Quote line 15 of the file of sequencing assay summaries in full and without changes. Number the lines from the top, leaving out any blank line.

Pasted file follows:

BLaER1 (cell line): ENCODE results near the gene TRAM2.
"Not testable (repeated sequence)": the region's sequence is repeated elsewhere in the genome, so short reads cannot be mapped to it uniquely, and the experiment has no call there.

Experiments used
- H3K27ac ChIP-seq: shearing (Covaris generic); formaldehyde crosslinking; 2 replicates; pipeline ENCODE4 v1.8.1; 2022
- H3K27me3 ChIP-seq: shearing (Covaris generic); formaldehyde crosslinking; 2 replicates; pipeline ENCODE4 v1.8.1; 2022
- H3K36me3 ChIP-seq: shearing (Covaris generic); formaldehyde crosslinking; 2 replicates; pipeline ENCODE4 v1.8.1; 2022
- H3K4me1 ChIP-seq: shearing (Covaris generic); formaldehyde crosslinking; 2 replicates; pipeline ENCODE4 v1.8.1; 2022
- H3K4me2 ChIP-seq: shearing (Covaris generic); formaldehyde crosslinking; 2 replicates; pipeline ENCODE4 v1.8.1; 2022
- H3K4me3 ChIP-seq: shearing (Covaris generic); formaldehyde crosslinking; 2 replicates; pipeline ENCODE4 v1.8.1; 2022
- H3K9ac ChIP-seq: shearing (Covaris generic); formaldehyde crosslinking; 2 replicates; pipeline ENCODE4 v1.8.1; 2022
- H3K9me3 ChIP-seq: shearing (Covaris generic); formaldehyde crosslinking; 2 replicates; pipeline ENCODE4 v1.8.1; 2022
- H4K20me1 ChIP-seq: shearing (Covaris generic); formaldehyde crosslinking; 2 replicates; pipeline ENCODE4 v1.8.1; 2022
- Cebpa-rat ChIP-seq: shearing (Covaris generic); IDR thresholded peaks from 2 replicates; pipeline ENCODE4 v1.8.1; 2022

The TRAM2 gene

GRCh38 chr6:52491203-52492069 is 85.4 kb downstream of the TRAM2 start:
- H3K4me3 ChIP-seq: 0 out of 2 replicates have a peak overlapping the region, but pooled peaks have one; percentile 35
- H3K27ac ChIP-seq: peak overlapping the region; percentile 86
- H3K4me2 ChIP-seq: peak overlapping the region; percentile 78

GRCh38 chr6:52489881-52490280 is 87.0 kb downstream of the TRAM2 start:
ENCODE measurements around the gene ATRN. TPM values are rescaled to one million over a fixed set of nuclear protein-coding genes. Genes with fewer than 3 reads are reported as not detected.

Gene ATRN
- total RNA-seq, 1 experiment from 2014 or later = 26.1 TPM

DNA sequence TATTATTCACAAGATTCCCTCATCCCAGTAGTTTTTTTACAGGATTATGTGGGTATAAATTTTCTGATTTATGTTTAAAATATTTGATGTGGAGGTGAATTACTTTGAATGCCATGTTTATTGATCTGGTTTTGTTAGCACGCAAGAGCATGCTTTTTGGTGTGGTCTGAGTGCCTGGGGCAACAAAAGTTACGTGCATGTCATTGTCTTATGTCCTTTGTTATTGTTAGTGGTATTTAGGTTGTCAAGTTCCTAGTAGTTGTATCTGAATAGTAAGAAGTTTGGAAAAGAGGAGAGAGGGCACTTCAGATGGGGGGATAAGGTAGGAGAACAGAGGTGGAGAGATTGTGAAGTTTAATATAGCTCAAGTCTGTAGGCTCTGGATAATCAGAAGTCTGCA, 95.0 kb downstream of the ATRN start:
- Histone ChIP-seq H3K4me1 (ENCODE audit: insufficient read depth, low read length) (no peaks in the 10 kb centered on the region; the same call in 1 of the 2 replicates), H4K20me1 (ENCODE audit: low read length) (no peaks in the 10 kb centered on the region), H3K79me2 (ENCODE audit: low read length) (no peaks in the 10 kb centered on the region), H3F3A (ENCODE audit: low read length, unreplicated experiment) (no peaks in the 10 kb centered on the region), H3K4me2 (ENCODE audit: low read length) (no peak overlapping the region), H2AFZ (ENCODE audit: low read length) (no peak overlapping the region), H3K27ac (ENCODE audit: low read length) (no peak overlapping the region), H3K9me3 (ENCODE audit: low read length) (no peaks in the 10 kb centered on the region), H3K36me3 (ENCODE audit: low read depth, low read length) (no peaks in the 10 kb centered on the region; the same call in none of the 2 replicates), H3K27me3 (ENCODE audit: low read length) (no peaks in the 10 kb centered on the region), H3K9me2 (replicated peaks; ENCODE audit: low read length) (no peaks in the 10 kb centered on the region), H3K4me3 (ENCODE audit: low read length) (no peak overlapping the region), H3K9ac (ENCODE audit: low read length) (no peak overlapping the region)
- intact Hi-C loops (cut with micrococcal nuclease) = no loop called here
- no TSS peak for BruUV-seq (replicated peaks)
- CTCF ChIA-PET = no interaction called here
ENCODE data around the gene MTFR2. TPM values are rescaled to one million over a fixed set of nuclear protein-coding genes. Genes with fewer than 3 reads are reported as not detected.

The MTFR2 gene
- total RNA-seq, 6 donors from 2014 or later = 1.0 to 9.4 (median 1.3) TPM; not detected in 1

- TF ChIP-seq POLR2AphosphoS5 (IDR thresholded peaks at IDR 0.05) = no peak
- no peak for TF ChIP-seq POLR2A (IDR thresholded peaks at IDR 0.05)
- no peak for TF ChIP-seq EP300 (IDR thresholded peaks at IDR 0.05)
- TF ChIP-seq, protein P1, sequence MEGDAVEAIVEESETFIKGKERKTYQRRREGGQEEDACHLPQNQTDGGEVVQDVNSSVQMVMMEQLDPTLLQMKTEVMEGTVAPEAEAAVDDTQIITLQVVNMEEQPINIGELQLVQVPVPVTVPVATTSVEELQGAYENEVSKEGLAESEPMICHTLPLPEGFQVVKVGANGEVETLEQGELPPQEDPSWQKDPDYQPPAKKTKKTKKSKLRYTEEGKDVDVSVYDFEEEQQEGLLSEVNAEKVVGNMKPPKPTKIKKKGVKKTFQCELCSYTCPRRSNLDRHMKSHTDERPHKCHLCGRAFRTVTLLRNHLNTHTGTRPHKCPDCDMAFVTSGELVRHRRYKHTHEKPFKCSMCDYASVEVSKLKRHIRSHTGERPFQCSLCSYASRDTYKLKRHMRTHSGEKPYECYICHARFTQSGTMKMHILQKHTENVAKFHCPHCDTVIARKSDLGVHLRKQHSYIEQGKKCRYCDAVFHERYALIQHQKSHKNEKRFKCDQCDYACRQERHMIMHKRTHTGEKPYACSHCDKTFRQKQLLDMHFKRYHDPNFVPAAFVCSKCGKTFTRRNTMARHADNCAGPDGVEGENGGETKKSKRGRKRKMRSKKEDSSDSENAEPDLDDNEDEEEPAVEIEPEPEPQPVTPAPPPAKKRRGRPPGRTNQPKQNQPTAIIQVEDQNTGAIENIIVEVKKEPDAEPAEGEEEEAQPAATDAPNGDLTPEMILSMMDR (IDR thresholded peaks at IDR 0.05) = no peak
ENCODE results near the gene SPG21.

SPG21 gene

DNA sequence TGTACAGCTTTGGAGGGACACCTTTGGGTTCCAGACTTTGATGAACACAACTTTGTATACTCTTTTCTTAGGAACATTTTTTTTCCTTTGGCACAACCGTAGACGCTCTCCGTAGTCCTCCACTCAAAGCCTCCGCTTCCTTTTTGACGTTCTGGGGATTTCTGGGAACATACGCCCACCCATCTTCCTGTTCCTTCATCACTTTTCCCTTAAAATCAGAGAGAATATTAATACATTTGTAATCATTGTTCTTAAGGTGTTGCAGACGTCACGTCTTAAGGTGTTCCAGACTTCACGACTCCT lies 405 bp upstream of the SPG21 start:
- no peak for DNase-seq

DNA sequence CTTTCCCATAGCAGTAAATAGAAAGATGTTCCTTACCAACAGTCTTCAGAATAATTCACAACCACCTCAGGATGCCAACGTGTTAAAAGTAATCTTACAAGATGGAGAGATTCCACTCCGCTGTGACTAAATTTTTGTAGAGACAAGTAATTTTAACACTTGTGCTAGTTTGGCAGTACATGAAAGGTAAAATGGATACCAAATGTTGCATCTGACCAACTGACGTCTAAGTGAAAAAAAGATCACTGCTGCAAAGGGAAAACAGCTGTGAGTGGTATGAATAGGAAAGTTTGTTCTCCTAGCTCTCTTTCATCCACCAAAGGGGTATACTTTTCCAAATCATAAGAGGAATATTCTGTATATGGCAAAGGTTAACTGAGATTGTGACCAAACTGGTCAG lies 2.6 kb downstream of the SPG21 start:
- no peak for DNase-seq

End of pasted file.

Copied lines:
GRCh38 chr6:52491203-52492069 is 85.4 kb downstream of the TRAM2 start: